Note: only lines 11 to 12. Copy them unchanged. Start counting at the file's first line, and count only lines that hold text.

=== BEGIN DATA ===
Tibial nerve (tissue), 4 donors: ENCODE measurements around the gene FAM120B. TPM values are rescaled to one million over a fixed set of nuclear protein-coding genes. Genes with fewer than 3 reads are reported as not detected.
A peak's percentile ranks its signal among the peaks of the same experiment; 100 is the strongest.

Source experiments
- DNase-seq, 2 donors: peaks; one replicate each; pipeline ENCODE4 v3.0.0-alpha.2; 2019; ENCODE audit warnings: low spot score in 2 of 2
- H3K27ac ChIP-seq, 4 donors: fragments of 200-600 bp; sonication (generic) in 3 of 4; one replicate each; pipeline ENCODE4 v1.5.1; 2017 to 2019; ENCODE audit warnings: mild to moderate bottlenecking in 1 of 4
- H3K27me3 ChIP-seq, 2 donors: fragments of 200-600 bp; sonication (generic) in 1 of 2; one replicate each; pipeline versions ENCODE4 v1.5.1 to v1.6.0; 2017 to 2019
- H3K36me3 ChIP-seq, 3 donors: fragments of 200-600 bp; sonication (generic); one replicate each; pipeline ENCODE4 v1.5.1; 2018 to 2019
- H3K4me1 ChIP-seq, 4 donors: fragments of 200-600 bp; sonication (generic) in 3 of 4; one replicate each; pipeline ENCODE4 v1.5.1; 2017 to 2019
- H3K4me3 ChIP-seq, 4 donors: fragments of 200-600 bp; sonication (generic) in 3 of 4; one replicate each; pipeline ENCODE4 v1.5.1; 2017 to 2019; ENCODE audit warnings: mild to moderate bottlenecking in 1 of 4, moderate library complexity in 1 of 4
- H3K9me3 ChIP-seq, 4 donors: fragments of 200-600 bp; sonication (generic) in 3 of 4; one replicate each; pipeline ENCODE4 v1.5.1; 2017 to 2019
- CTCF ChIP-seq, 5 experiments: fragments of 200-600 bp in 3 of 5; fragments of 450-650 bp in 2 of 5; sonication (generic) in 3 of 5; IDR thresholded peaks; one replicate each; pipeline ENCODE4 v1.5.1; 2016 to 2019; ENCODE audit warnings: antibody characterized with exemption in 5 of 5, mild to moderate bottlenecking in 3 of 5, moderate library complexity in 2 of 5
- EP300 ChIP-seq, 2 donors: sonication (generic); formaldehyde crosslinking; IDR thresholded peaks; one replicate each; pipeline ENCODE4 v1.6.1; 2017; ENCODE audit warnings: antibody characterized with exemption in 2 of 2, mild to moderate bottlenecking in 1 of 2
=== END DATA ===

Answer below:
- CTCF ChIP-seq, 5 experiments: fragments of 200-600 bp in 3 of 5; fragments of 450-650 bp in 2 of 5; sonication (generic) in 3 of 5; IDR thresholded peaks; one replicate each; pipeline ENCODE4 v1.5.1; 2016 to 2019; ENCODE audit warnings: antibody characterized with exemption in 5 of 5, mild to moderate bottlenecking in 3 of 5, moderate library complexity in 2 of 5
- EP300 ChIP-seq, 2 donors: sonication (generic); formaldehyde crosslinking; IDR thresholded peaks; one replicate each; pipeline ENCODE4 v1.6.1; 2017; ENCODE audit warnings: antibody characterized with exemption in 2 of 2, mild to moderate bottlenecking in 1 of 2